The review has shown that managing urban growth and urbanization in Nigeria have become one of the most important challenges of the 21st century. Urbanization has been seen as potential driver of economic development, industrialization, human welfare, and structural transformation as it makes cities become engine of growth and sustainable development. Hence, if managed carefully, urbanization could help to reduce hardship and human suffering; on the other hand, it could also increase urban poverty and squalor. As the nation grabbles with urbanization and urban health crises, two potential issues need to be addressed urgently. First, the law has to be amended to deillegalize the settlements of urban poor. These settlements have to be recognized as permanent features of urban life. This way, the settlements can have a legal status and be part of all future urban development planning. The urban poor is a problem of the nation and not that of urban authorities. Second, the Federal Government need to source for funds to channel to urban authorities nationwide for proper urban planning and development. Because of the nature of dominant health problems associated with rapid urbanization, these health problems can be addressed through the nine basic components of PHC (i.e. health education, food supply and proper nutrition, safe water supply and basic sanitation, maternal and child health, immunization, prevention of endemic diseases, treatment of common diseases and injuries, and provision of essential drugs). Finally, improved health outcomes will need a concerted effort to create and maintain the so-called urban advantage through reshaping of city environment. There is urgent need for institutional and legal frameworks to reinvigorate urban renewal. This will require intersectoral approach through the building of political alliance for urban health that involves stakeholders, urban planners, health officials, and practitioners.

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Conflicts of interest

There are no conflicts of interest.

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32 Urbanization, Housing Quality and Health: Towards a Redirection for Housing Provision in Nigeria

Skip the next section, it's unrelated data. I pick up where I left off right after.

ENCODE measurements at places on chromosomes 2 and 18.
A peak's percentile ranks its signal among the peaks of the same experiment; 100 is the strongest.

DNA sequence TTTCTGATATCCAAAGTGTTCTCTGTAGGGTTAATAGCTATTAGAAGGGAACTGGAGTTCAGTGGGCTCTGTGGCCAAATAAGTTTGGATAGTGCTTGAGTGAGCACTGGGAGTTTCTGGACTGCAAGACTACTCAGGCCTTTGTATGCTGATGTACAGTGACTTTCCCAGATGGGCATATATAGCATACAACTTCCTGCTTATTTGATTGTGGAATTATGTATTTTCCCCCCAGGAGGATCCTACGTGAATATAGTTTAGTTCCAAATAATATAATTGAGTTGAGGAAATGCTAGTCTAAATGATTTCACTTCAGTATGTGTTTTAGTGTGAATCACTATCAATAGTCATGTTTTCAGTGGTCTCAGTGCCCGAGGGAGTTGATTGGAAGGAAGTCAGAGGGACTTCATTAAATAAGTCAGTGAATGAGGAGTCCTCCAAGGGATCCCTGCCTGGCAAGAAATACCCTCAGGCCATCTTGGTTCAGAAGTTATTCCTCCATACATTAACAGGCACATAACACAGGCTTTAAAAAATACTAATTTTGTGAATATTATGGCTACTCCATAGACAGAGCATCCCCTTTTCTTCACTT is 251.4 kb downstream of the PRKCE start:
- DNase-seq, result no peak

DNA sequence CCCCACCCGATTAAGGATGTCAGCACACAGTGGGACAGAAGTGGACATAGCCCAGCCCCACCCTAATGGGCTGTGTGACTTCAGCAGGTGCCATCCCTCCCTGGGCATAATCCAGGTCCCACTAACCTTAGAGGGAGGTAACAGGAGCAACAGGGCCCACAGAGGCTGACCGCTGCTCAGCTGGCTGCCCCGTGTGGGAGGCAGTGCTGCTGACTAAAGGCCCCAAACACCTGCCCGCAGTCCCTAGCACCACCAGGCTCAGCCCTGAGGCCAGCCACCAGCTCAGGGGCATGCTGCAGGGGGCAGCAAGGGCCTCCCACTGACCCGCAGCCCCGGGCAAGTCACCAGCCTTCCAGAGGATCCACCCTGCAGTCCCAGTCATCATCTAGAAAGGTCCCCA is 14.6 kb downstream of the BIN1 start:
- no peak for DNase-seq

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33 Monitoring Spatial-Temporal Transition Dynamics of Transport Infrastructure Space in Urban Growth Phenomena: A Case Study of Lagos—Nigeria
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36 First investigation of pathogenic bacteria, protozoa and viruses in rodents and shrews in context of forest-savannah-urban areas interface in the city of Franceville (Gabon)
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38 Analysis of Residents’ Preparedness Protocols during Ebola Pandemic in Urban Environment
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39 Influence of travel time and distance to the hospital of care on stillbirths: a retrospective facility-based cross-sectional study in Lagos, Nigeria
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40 Percepção dos moradores de uma ocupação urbana sobre o ‘empoderamento’ em saúde
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42 Samsun Ilçelerinde Kentsel Doku Morfolojisindeki Zamansal Degisimlerin Fraktal Analiz ile Belirlenmesi
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47 The impact of flooding on Nigeria’s sustainable development goals (SDGs)
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48 A descriptive and inferential analysis of on-street parking volume in Nigeria –A case study of Ibadan
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49 Prevalence of Dry Eye Disease in Africa: A Systematic Review and Meta-analysis
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50 Lower urinary tract symptoms in men: challenges to early hospital presentation in a resource-poor health system
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52 Does economic growth reduce childhood stunting? A multicountry analysis of 89 Demographic and Health Surveys in sub-Saharan Africa
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53 Determinants of Subjective Health, Happiness, and Life Satisfaction among Young Adults (18-24 Years) in Guyana
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55 GAPS-megacities: A new global platform for investigating persistent organic pollutants and chemicals of emerging concern in urban air
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56 Covid-19 lockdown and physical distancing policies are elitist: towards an indigenous (Afro-centred) approach to containing the pandemic in sub-urban slums in Nigeria
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57 Rethinking health systems in the context of urbanisation: challenges from four rapidly urbanising low-income and middle-income countries